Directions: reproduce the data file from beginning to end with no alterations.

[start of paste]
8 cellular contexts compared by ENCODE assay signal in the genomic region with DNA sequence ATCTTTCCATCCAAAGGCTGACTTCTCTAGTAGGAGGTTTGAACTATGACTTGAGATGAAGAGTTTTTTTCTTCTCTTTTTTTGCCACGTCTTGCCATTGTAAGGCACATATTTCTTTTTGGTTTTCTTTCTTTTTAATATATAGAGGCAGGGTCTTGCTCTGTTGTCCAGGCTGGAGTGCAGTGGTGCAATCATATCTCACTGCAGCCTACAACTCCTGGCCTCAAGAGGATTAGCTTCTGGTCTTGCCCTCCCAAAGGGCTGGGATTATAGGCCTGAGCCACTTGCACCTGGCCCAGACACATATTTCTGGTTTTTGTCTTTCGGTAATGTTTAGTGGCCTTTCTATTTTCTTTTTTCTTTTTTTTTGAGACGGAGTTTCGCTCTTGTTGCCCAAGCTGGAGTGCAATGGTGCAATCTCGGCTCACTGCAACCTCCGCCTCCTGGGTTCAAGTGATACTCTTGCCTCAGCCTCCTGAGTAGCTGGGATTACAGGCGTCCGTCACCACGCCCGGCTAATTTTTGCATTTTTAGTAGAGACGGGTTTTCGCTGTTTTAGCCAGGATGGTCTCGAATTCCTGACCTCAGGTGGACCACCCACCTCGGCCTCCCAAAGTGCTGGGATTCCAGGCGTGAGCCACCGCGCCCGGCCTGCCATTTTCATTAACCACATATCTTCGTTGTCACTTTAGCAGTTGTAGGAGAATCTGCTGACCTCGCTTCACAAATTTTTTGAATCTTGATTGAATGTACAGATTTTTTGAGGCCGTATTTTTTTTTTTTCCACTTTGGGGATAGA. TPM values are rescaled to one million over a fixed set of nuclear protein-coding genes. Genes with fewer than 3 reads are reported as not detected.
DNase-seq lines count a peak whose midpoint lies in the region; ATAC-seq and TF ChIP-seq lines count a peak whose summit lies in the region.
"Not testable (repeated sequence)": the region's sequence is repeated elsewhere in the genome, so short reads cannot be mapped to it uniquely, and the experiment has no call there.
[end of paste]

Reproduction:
8 cellular contexts compared by ENCODE assay signal in the genomic region with DNA sequence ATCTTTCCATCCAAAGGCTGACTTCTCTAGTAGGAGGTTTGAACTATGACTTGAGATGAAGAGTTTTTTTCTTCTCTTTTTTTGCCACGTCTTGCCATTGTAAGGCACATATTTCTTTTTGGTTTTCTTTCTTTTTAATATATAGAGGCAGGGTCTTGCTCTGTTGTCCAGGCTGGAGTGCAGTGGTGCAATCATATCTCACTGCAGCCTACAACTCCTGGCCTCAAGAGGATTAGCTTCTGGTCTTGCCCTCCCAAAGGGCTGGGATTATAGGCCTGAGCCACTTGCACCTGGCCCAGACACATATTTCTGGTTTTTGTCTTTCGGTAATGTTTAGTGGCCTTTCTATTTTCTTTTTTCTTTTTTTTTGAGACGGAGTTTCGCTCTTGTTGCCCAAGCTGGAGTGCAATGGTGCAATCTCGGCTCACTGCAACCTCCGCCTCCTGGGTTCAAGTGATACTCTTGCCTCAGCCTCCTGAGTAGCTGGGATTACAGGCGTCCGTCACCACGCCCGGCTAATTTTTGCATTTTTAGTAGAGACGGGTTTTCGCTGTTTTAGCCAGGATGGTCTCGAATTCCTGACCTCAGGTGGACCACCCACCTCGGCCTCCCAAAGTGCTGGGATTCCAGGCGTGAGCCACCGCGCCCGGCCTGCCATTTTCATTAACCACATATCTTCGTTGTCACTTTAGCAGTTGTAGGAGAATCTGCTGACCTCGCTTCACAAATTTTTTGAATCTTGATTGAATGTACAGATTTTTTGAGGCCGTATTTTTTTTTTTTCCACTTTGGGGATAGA. TPM values are rescaled to one million over a fixed set of nuclear protein-coding genes. Genes with fewer than 3 reads are reported as not detected.
DNase-seq lines count a peak whose midpoint lies in the region; ATAC-seq and TF ChIP-seq lines count a peak whose summit lies in the region.
"Not testable (repeated sequence)": the region's sequence is repeated elsewhere in the genome, so short reads cannot be mapped to it uniquely, and the experiment has no call there.